Monday, February 05, 2007

Communitas, Community, and Tourism

The Ooze discussion on aspects related to my first Burning Man paper continues to be one of the most popular discussion threads, and it is presently the most discussed thread in the Culture Forum. In the forum the issue of communitas and community arose and I posted some comments that I thought might be helpful for reflection here.

The issues of communitas and community are key for those in the church to think about and reflect on theologically, especially in the emerging church where the concepts are discussed frequently. The idea of communitas is developed in the writings of anthropologist Victor Turner. As I wrote in my paper:

Turner conducted research on rites of passage among African tribes, and expanded on a set of ideas proposed by anthropologist Arnold van Gennep. As Turner studied the experiences of tribe members undergoing a process of transition during the performance of rites of passage he identified three concepts as parts of this process which involved separation, liminality, and aggregation. This then resulted in feelings of social cohesion which he labeled “communitas.” In the separation process, individuals move from regular participation with the tribe in the mundane world, and then enter a liminal or threshold space where they work together through the performance of rituals. They then experience aggregation or a return to their tribe with a new status resulting from these experiences. The result for those who have gone through this process is an experience of communitas, a strong social bond among individuals who have worked together through common ritual experience. Although Turner’s work focused on “traditional” pre-modern tribal societies, and although he has been criticized for utilizing an idealized framework applied universally to other cultural contexts without appropriate modification, scholars have found it helpful to apply his communitas concept to modern industrialized societies. Here a distinction must be made in that while Turner applied the label “liminality” to tribal cultures, he referred to liminal-like “liminoid” experiences in industrial societies.

In Turner's research, frequently cited by those involved in Burning Man studies and those in the emerging church, communitas tends to be a strong feeling of social bonding that is arrived at through participation in a common activity or purpose by those in a liminal state. Some in the emerging church urge other expressions of church to capture this. For example, although they would classify themselves as missional rather than emerging, two friend colleagues of mine, Alan Hirsch and Michael Frost, have written on this topic. You can find a discussion of this in The Shaping of Things to Come by Michael Frost and Alan Hirsch (Hendrickson/Strand, 2003), and Mike Frost's Exiles: Living Missionally in a Post-Christian Culture (Hendrickson/Strand, 2006), as well as Alan Hirsch's new release The Forgotten Ways: Reactivating the Missional Church (Hendirckson/Strand, 2007). Chapter 8 of the latter work by Hirsch is titled "Communitas, Not Community," which demonstrates an unfortunate tendency to divide the two with an emphasis placed on communitas.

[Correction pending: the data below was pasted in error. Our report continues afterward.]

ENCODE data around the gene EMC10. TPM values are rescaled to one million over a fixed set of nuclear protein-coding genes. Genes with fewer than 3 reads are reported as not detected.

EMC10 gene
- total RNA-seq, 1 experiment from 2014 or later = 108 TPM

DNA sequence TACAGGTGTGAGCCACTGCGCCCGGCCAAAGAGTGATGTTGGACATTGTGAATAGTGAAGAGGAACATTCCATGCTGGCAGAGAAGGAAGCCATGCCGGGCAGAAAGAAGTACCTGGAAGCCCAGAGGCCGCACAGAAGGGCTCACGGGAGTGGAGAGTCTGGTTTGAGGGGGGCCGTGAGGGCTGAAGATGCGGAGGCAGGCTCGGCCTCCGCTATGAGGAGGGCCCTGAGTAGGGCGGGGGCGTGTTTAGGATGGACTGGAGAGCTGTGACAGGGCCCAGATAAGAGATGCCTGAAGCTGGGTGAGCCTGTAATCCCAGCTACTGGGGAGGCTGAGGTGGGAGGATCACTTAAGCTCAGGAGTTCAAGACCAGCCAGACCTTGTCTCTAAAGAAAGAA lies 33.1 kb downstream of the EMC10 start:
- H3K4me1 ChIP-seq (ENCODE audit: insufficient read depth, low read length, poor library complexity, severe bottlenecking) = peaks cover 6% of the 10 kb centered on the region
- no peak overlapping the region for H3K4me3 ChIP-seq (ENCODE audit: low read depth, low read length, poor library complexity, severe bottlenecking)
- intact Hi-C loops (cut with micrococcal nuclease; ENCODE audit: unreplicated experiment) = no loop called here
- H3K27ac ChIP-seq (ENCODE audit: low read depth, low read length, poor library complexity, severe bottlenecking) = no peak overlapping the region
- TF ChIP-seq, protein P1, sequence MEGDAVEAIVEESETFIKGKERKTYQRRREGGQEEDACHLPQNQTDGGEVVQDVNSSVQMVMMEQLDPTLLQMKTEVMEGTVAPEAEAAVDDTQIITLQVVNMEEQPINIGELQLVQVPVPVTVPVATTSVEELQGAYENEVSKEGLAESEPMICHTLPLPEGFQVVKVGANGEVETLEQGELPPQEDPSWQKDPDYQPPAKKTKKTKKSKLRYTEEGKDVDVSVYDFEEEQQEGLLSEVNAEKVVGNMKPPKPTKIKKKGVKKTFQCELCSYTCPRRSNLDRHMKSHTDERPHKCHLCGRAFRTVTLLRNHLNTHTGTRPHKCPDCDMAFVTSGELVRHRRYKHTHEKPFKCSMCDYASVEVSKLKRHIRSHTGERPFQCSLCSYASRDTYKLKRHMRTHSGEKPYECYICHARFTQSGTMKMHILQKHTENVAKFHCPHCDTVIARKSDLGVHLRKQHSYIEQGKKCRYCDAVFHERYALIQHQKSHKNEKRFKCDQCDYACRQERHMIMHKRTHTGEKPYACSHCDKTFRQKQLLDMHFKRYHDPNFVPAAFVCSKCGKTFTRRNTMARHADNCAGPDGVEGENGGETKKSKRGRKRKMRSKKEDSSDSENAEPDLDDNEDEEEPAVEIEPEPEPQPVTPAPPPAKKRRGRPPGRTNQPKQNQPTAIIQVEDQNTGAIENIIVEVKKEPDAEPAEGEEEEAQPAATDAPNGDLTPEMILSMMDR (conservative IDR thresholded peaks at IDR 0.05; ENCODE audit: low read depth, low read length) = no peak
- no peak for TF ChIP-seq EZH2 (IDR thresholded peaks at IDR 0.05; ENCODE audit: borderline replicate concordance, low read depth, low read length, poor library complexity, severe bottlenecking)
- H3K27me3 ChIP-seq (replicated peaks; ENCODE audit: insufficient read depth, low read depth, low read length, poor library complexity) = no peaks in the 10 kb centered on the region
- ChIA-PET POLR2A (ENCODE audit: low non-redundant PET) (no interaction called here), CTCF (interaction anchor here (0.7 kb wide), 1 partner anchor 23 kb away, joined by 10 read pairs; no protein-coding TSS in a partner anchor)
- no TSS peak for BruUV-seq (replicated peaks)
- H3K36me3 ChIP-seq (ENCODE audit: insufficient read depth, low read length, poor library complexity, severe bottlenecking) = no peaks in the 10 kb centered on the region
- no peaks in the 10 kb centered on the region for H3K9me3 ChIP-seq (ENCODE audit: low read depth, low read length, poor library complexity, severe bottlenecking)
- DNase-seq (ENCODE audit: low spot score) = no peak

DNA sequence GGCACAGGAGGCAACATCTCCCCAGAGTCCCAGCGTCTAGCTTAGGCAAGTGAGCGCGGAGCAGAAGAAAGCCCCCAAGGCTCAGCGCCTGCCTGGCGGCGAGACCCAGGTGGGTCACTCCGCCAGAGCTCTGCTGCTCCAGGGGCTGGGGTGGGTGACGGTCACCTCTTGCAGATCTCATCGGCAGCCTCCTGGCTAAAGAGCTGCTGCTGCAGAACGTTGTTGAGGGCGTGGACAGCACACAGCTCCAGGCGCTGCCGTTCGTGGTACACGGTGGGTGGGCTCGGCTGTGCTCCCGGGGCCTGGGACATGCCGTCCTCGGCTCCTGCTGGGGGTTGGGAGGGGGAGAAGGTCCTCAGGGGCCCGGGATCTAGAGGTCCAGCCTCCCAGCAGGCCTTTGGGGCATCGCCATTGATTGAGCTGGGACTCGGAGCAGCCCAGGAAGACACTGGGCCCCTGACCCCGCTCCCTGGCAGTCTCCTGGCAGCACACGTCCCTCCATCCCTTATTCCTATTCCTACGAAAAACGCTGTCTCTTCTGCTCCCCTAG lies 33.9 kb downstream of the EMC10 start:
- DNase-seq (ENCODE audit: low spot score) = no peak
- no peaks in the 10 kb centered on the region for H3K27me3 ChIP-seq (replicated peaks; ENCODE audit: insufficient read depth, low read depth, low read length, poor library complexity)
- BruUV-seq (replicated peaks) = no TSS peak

I believe communitas is an important concept, but the application of Turner's work on this must be interacted with critically, and in light of other concepts, such as Hakim Bey's concept of the Temporary Autonomous Zone, which I drew upon in application to Burning man. Another concept relevant to communitas as it relates to ecclesiology may be the concept of pseudo-events in connection with tourism and travel. In a previous post I discussed this idea as developed in Daniel Boorstin's book The Image: A Guide to Pseudo-Events in America (Vintage Books, 1992) with reference to culture and spirituality:

Boorstin is a historian who, in this book, developed the idea of simulation as a social category. The main thesis of the book is that Americans live in an “age of contrivance” and that our public lives are filled with various “pseudo-events” or “artificial products” that simulate reality and which leave the individual who experiences the events or utilizes the products feeling as if they have experienced reality when in fact they have had their stereotypes confirmed by an encounter with the simulation.

One of the examples of pseudo-events that Boorstin discusses is travel and tourism. He notes how we often settle for travel packages that conform more to our stereotypes and expectations rather than a genuine encounter with another culture. This then results in us becoming tourists who feel like they've experienced something meaningful when in fact travelers (or "travail-ers") from another era would have had a more genuine and real experience than what we experience at the present time.

How might our understanding of communitas interact critically with the concept of pseudo-events, particulary in regards to travel and tourism? The connection is not that far off. Recall the scene in the film Fight Club where Edward Norton's character has finally found catharsis and relief from his insomnia through participation in various self-help groups, only to find Helena Bonham Carter's character, Marla, impinging on his ability to experience this relief through her participation in the same group's under false pretenses. At one point Norton confronts Carter with her hypocrisy and calls her a "tourist" for her lack of real participation in the various maladies that provide the basis for these support groups. The rub of Norton's complaint is that he too is not a fellow traveler suffering from the physical and social ills of those in the support groups he frequents, so he too is really a "tourist." Carter's presence is a constant and painful reminder of Norton's own hypocrisy. Neither of them really identify with the support groups through real participation in them, and any sense of identification they have with them does not translate beyond the weekly meetings into ongoing community beyond what they receive from the meetings themselves.